Page 3 Advertisements Column 2 [Newspaper Article] — Columbia Daily Spectator — 8 March 1901
FINANCIAL The Trust Cos, of New York. 60 WALL STRELT. Capital, - - $l,OOO, GOO Surplus, - = $1,000,000 Takes full charge of real and personal estates. Acts a Trustee, Executor, Administrator, Guardian, Committee. Assignee, Receiver. Fiscal and Transfer Agent, etc. Interest allowed on deposits. WILLIS S. PAINE, Pres't. WARNER VAN NORDEN, ist V-Pres't. OSCAR F. RICHARDSON, 2d V-Pres't. EDMUND C. LOCKWOOD, Sec. TRUSTEES. George W. Quintard, Warner Van Norden, William A. Brewer, Jr., Willis S. Paine, Jonathan B. Currey, Charles M. Swain, James Talcott, Smith M. Weed. Charles E. Sprague, Henry F. Shoemaker Clarence Whitman, Amzi L. Barber. Thomas P. Fowler, Edward V. Loew, W. Rockhill Potts, Henry C. Brewster, Gen. James Jourdan, Ernst I halmann, Richard L. Edwards, Felix Campbell, Daniel A. Heald, Isaac E. Gates, Colgate Hoyt, Amzi L. Barber. THE Lincoln Nations! Bank of the City of New York. Capital, ----- $300,000.00 Surplus, ----- 700,000.00 Undivided Profits, - - - 220.40647 Thomas ...
Untitled [Newspaper Article] — Columbia Daily Spectator — 8 March 1901
The following correspondence, which may interest Columbia men, covers a period of about two weeks and will serve, in a measure, to put before them in its proper light the present situation in regard to the University Press Bookstore, now conducted by Mr. Frederick A. Fernald. Subsequent to the publication of our last editorial we received the following letter, the contents of which need but little comment: January 15, 1901. Editor of THE COLUMBIA SPECTATOR: MY DEAR SIR : I have noticed the criticisms published in the SPECTATOR for some time past, relative to the management of the University Press Book Store in West Hall. This Book Store is under the control of the Trustees of the Columbia University Press, and as their representative and executive officer it will give me pleasure to undertake to see that whatever improvements and reforms are necessary in the interest of the student body are made, if I can be informed as to specific causes of complaint. If you will be good enough to ...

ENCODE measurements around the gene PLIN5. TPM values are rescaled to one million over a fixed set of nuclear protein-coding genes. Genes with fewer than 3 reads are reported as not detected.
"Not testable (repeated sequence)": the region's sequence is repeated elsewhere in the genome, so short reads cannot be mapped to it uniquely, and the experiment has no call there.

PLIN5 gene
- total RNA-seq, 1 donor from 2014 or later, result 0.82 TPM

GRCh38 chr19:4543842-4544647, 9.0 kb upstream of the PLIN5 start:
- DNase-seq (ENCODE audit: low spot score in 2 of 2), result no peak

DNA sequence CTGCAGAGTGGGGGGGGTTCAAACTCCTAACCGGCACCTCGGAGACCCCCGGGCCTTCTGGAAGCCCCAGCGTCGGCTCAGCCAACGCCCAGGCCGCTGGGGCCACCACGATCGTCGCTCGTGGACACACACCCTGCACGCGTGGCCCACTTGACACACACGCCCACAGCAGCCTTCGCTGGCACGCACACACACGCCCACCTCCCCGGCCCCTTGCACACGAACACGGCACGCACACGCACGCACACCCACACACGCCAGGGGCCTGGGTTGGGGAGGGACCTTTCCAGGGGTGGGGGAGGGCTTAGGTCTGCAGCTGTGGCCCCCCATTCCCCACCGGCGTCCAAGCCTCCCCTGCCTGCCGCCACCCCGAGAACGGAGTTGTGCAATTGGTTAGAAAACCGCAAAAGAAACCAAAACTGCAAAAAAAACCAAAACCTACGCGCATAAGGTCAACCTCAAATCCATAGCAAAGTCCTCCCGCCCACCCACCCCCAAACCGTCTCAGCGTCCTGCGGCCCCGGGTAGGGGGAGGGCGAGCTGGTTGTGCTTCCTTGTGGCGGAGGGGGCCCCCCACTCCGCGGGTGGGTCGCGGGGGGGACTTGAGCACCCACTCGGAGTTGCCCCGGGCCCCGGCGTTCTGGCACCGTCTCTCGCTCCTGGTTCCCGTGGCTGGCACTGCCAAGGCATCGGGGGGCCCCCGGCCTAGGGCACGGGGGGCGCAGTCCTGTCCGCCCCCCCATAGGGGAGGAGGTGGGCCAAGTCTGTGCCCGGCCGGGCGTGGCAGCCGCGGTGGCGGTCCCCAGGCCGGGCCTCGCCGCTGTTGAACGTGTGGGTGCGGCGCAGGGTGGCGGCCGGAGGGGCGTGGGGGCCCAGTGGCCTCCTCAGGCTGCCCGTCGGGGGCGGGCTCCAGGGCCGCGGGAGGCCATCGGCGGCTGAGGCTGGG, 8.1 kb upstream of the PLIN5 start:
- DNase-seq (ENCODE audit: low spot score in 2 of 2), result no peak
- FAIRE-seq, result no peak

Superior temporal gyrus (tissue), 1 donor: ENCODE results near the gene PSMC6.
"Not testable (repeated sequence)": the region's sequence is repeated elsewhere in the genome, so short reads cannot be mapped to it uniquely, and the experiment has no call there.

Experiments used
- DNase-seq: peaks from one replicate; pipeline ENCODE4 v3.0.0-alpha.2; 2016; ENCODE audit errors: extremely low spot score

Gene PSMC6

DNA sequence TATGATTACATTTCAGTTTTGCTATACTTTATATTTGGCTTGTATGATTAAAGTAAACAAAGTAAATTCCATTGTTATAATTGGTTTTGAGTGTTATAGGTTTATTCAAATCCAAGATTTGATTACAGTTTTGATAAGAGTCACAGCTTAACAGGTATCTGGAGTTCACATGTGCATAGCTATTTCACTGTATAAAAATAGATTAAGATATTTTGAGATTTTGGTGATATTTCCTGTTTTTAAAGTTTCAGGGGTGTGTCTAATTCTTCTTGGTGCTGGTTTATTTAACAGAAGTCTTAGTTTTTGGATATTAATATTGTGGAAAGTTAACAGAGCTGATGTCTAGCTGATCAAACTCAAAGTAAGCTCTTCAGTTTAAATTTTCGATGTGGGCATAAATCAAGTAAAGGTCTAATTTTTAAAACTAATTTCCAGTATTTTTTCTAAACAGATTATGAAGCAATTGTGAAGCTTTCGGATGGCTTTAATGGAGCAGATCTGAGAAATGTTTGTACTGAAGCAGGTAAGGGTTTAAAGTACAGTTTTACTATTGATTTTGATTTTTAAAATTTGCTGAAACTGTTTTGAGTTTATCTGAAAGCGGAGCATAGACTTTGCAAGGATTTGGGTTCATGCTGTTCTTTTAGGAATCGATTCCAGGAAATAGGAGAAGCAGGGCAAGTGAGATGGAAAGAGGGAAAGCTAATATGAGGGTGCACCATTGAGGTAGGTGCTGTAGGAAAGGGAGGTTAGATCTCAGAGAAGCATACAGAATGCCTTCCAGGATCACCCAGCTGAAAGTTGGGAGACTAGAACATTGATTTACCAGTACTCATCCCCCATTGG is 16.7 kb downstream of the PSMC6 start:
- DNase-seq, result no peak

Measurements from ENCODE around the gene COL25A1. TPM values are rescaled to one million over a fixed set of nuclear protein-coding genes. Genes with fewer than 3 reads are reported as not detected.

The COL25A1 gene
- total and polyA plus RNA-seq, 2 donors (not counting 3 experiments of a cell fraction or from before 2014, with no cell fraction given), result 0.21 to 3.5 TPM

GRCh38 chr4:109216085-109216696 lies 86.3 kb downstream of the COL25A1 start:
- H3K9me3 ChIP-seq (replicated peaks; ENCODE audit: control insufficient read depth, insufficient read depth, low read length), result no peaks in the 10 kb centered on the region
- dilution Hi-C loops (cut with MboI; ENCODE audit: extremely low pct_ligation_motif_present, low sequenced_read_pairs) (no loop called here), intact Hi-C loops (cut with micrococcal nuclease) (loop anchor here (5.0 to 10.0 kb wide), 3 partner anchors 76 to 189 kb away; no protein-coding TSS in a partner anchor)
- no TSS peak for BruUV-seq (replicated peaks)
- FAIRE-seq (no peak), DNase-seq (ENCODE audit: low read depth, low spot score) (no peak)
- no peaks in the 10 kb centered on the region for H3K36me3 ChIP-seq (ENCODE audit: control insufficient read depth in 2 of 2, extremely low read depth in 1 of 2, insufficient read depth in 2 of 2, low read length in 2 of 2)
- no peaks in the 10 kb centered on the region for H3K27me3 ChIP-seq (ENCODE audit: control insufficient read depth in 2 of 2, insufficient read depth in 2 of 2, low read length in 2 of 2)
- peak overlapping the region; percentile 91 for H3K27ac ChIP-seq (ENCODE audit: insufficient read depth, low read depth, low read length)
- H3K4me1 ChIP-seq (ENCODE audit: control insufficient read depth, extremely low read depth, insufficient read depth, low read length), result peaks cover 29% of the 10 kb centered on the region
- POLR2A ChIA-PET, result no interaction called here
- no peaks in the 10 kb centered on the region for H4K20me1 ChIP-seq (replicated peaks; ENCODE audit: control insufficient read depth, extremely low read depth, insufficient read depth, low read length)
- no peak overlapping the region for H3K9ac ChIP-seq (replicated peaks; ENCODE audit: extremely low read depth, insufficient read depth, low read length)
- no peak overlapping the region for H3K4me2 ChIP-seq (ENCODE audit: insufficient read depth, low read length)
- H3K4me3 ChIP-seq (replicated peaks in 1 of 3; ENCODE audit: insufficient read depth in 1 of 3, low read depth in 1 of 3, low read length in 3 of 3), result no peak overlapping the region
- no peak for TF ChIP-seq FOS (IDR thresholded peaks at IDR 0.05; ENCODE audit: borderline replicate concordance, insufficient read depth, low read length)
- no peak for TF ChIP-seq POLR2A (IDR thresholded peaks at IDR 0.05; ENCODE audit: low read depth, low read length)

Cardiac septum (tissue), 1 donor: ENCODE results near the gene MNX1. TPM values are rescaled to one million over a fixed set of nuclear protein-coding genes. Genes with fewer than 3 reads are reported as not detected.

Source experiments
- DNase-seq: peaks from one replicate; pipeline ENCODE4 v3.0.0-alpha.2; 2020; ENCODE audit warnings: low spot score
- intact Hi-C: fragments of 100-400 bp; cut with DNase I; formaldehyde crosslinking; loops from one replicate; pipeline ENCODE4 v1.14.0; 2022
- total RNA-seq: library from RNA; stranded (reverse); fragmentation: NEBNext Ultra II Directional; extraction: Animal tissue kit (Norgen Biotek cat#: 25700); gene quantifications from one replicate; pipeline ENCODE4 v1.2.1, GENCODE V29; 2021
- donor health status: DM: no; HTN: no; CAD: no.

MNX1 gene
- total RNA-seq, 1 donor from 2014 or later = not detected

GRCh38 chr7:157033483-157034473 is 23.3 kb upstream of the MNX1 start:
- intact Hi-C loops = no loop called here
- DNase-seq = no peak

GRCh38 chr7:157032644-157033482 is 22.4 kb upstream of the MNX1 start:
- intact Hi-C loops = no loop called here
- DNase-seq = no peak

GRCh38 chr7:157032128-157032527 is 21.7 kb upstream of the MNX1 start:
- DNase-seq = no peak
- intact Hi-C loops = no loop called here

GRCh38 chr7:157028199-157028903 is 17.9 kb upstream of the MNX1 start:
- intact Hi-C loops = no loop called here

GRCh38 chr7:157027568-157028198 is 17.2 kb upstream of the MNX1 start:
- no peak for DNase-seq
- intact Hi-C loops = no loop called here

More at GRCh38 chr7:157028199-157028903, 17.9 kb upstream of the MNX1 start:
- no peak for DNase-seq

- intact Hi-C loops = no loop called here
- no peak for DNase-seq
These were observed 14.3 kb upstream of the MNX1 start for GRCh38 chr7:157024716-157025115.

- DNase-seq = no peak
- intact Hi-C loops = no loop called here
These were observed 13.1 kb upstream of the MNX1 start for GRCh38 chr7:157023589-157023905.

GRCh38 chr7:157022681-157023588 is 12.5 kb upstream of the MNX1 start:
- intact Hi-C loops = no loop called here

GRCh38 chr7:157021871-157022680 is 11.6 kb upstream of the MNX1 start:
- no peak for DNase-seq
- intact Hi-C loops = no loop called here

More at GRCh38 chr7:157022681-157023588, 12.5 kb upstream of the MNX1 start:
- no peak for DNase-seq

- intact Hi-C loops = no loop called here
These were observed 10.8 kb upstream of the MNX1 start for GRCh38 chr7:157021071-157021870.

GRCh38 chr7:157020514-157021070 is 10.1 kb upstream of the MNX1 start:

New Books. [Newspaper Article] — Columbia Daily Spectator — 8 March 1901
New Books. Rabinet: "Dictionnaire de la Revo lution 1789-1815." Portalis: "Discours, Rapports at Travaux du Inedits sur le Code Civil." Lavallee: "Factions de la Revolution Frangaise." De Cock: "Oudindische Stad Volgens het Epos." Lenau: "Sammtliche Werke." Lacour-Gayet: "Antonin le Pieux." D'Hugues: "Essai sur l'Administration de Turgot." Schurz: "Lenau's Leben." Lindemann: "Emendationes ad Seneca." Pliicker: "Neue Geometrie des Raumes." Grein: "Dichtungen and. sen." Darmesteter: "Creation Actuelle de Mots." McKee: "National Conventions and Platforms." Dickinson: "Meaning of Good." Kedney: "Problems in Ethics." McKim: "Heredity and Human Progress."
Page 5 Advertisements Column 1 [Newspaper Article] — Columbia Daily Spectator — 8 March 1901
MOET &amp; CHANDON WHITE SEAL CHAMPAGNE Absolute Facts Thrt Cannot Be Disputed First— The House of MOfcT &amp; CHANDON was founded in 1743Second— The House of MOET &amp; CHANDON own more Vineyards than all of tin following houses combined: Clicquot, Piper Heidsieck, Monopole, Ruinart, G. H. Mumra, Pommery Roederer. Vhird— The sales of MOET &amp; CHANDON '"hroughout the World greatly Exceed those of Any Other Brand. Fourth— The Wine shipped to the United States at the present time by the House of MOET &amp; CHANDON is of the celebrated Vintage of 1893, of which they hold a sufficient Reserve to Insure its Continuance for a considerable period. Fifth—MOtT &amp; CHANDON Champagne has been Served Exclusively for a great many years at most of the Prominent Society Functions. Sixth— After repeated sampling and Careful Comparison with all the Other Champagnes by the Ablest Experts, MOET &amp; CHANDON has been Pronounced Without Questi...